Rwanda expressed disagreement on Wednesday with the British Supreme Court’s decision to overturn London’s strategy to relocate migrants to the East African nation, citing concerns about the country’s safety as an asylum destination.
A five-judge panel dismissed the controversial policy, affirming a prior court ruling that the proposal to send undocumented migrants to Rwanda was illegal and posed a genuine threat to the rights of asylum seekers under international law.
The British Prime Minister Rishi Sunak’s government had defended the initiative, arguing its significance in curbing “illegal” migration across the Channel and had appealed against the lower court’s decision.
“Rwanda acknowledges and respects this decision, but disagrees with the assertion that refugees or migrants relocated to Rwanda would be unsafe,” stated Alain Mukuralinda, the deputy spokesperson for the Rwandan government.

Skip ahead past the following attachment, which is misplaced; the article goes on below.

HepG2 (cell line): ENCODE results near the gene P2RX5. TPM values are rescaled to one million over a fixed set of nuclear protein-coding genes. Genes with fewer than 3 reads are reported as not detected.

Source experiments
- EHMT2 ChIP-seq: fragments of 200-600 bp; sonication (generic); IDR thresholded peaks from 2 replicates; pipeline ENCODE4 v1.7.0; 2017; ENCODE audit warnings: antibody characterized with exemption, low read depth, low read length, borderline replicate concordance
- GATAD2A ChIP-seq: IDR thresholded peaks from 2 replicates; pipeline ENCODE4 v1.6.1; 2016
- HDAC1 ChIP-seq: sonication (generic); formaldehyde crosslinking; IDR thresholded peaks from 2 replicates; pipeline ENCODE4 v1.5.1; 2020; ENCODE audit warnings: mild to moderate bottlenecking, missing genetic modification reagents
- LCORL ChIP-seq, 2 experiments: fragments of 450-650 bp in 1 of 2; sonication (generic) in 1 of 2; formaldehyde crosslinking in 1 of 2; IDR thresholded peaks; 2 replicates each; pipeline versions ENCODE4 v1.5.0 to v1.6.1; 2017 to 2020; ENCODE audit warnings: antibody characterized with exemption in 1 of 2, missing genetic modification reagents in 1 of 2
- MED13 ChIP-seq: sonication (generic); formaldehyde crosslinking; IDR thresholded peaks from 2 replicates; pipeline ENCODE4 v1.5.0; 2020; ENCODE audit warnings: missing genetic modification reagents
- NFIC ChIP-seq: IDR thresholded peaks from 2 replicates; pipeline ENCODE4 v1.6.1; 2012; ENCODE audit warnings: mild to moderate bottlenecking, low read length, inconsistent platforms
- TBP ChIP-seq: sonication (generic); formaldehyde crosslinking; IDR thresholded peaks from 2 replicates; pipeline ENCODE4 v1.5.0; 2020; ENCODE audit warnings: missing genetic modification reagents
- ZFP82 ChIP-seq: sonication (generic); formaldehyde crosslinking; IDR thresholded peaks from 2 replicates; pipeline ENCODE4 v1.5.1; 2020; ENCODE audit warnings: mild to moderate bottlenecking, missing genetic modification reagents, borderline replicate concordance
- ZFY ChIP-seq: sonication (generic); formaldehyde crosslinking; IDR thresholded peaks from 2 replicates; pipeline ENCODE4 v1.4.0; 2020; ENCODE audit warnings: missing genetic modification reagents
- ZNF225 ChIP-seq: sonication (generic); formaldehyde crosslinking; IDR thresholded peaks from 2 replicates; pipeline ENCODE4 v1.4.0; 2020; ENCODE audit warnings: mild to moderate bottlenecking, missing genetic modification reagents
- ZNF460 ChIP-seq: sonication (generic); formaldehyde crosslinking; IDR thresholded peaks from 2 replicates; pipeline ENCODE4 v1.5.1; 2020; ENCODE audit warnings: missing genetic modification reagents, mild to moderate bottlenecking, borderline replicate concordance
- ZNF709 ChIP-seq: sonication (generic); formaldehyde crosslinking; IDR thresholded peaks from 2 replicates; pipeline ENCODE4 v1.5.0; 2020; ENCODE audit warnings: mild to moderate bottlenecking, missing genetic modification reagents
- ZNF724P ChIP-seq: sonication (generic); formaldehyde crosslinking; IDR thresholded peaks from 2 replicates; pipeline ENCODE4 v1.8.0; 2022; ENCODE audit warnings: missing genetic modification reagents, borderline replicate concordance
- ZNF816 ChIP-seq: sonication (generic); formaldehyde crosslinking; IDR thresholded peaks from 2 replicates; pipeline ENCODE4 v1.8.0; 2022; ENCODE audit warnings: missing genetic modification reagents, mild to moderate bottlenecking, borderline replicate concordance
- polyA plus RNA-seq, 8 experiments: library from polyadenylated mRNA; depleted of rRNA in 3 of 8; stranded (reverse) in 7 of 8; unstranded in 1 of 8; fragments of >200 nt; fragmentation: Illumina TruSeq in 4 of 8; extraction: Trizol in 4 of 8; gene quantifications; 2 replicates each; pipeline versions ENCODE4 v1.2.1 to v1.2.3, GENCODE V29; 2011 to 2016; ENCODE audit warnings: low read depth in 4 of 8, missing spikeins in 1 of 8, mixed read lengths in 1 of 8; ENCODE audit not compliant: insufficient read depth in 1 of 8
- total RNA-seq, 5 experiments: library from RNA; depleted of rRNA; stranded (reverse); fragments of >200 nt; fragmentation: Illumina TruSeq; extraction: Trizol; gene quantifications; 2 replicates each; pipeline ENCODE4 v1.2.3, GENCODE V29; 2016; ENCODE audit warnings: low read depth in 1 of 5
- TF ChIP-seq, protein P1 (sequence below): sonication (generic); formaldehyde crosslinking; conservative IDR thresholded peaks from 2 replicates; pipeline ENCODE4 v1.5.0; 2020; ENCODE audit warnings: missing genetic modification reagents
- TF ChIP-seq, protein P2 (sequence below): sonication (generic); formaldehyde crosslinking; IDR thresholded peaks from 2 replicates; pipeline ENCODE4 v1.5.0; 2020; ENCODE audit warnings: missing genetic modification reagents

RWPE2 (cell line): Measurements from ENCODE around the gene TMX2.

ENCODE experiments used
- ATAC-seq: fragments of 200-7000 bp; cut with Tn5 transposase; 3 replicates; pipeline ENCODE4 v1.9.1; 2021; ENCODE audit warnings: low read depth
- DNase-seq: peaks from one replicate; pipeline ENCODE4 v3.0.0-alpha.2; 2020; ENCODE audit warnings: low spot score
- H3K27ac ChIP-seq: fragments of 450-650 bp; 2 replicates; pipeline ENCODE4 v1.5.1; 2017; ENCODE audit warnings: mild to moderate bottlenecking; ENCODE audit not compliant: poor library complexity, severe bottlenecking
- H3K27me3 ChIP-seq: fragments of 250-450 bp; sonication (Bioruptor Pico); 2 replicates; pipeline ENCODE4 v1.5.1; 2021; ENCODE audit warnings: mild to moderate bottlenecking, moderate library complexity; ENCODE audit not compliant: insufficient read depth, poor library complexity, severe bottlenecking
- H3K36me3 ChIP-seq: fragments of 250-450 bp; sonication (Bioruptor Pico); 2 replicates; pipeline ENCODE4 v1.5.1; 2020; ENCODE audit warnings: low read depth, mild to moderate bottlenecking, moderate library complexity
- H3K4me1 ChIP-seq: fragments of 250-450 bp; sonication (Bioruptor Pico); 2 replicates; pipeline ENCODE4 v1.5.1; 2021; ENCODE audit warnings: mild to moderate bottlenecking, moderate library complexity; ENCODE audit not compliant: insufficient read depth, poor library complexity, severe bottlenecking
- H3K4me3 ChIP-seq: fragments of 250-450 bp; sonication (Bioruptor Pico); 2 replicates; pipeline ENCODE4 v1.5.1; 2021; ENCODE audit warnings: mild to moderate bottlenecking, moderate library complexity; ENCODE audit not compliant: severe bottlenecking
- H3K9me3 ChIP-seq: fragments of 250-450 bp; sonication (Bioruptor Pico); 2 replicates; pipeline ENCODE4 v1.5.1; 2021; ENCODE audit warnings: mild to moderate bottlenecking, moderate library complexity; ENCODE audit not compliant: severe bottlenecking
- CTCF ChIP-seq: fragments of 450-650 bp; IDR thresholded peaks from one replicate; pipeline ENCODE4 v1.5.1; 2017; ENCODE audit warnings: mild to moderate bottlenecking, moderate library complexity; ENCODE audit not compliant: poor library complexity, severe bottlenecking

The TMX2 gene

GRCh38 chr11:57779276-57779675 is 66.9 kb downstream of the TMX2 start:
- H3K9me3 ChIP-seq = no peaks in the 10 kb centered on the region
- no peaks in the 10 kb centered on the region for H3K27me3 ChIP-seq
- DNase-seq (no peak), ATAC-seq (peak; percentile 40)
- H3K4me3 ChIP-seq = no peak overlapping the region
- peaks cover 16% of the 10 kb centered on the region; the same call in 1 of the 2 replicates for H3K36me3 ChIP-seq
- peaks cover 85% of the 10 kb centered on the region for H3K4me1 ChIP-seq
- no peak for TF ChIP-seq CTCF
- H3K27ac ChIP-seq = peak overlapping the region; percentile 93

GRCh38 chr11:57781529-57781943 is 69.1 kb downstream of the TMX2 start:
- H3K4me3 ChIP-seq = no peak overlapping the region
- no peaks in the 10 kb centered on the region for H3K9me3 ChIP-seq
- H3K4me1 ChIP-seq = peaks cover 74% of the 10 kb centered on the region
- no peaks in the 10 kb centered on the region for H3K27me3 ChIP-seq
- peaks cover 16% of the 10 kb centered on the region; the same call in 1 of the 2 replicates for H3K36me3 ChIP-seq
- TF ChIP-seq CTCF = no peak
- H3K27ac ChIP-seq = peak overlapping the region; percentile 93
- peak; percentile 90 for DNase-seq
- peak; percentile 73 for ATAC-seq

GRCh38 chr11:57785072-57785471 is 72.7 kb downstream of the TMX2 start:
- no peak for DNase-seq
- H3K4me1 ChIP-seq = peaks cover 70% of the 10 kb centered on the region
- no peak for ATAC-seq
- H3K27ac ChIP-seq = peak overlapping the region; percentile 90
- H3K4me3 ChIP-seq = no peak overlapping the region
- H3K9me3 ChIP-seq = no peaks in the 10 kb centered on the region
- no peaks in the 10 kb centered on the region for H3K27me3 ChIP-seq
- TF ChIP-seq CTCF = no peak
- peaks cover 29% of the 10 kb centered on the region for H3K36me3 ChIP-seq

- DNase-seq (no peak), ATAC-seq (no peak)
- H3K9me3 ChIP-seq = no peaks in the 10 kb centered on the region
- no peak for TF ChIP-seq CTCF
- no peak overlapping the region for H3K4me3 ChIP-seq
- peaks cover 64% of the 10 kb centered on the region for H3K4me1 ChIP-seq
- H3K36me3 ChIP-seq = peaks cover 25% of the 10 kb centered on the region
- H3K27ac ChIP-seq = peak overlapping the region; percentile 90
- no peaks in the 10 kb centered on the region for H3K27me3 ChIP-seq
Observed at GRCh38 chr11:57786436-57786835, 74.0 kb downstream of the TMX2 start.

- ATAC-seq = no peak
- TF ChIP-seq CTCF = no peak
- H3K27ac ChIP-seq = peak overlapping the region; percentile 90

Kigali emphasized its commitment to international obligations and highlighted its acclaimed treatment of refugees, which has been recognized by the UN refugee agency and other international bodies.
In response to the ruling, Sunak announced that his government was in the process of negotiating a new treaty with Rwanda.
“If the British government presents a new agreement, it will be carefully reviewed in light of the court’s decision,” commented Mukuralinda.
Frank Habineza, leader of Rwanda’s opposition Green Party, welcomed the court’s verdict, asserting that Britain should not have sought to transfer its responsibilities elsewhere.